0

I generate a number of different email notifications from Cases, with variations depending on Account location, for example. They've morphed from basic workflow email templates in order to gather details from Assets, Contacts, etc., and I've been working in standard processes/methods 'cause maintenance is hell.

I've built generic utility classes before, and am trying to create one specifically for these notifications, but if there's a better approach now's the time.

My Utils class is defined like this:

    global class Utils {

       public static List<Contact> getActiveContactsByAccountIdRTId(Set<Id> accountIds, Set<Id> rtIds) {

          List<Contact> results;        
          results = [some query];
          return results;
       }
}

It made sense to me to separate the notification methods and treat them the same way, but a) I'm getting that 'cannot call test methods in non-test context' error, and also b) Should I take a moment (or several) and create an abstract class for the notification template so to speak, and build out any customizations in the derived classes?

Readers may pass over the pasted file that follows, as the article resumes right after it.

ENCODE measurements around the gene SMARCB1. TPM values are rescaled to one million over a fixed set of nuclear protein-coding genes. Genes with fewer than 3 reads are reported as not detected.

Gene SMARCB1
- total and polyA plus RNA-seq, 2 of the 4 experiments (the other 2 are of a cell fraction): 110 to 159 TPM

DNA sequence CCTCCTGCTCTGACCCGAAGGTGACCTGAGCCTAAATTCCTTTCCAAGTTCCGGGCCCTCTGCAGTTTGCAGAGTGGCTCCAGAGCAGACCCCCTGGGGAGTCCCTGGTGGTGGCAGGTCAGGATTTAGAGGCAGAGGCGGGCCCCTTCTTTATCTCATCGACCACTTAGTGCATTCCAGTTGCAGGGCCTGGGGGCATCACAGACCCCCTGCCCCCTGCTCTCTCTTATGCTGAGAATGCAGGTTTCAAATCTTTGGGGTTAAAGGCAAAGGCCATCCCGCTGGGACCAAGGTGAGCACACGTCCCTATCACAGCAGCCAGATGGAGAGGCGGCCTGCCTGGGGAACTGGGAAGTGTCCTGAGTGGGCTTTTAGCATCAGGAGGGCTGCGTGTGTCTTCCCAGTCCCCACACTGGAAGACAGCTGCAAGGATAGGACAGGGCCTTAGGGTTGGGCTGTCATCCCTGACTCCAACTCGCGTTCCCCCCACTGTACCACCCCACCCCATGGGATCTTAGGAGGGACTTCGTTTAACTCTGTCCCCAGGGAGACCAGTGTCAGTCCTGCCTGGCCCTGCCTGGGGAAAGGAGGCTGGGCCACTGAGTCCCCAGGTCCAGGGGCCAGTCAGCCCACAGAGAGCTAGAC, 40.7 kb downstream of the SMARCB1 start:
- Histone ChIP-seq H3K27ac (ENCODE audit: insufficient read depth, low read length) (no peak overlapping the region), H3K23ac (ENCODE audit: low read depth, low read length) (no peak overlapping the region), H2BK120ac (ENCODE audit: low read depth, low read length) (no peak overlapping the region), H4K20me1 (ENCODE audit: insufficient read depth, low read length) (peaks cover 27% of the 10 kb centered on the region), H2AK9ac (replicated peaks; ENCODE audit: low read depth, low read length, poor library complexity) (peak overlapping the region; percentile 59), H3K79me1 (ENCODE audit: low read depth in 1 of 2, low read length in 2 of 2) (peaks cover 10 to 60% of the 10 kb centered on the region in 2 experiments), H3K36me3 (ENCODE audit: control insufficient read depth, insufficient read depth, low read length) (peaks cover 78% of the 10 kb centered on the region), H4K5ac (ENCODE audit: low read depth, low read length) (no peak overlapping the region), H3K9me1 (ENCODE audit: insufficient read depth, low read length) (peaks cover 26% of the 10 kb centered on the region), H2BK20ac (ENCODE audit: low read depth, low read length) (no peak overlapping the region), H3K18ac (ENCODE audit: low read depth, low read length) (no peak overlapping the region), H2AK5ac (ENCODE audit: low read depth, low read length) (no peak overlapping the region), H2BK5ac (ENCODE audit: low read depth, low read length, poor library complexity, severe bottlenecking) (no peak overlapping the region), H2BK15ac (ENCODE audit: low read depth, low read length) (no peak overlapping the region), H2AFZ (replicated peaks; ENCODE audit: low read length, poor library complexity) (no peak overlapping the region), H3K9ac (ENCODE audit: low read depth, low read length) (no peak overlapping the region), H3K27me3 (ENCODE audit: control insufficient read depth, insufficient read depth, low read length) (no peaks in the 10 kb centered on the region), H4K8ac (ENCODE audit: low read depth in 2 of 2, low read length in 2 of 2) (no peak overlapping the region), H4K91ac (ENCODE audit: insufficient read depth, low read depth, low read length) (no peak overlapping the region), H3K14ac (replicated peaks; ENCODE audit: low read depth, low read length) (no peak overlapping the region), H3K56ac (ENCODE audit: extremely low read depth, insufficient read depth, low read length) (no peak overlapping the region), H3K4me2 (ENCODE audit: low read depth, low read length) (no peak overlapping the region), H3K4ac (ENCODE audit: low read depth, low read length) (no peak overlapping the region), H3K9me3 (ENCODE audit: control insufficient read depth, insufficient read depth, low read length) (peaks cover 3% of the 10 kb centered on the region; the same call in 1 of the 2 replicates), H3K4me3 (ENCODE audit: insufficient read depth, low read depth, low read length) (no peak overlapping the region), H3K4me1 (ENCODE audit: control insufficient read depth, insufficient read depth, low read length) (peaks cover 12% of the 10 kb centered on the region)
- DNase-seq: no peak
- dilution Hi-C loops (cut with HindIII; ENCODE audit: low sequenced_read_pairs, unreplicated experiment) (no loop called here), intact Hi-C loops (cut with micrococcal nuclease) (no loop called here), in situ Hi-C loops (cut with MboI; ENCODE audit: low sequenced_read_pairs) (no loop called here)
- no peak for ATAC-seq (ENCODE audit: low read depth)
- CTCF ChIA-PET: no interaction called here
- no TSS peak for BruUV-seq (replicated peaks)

I have a good example to work from which uses SObject recordtypes to determine which path to follow, and I'll need to work out a different set of criteria for routing these Cases through.

  • 1
    Search for and remove spurious @IsTest or testMethod to solve the problem in the title. The non-test code must not invoke any test method. – Keith C Jan 17 '18 at 17:28
  • The methods were not test methods / in a test class - they're in a global class as indicated in the snippet. Rather than add to my existing Utils class, I created a new Global class called NotificationUtils, and created public static methods in the new class, and called them from a separate non-test class, but still received that error. – Duncan Stewart Jan 18 '18 at 19:57
  • Are you sure there are no other methods being called i.e. the NotificationUtils and separate non-test class make no references to utility methods or base class methods? Would be worth turning on debug logging and checking there too. – Keith C Jan 18 '18 at 20:10

Your Answer

By clicking “Post Your Answer”, you agree to our terms of service, privacy policy and cookie policy

Browse other questions tagged or ask your own question.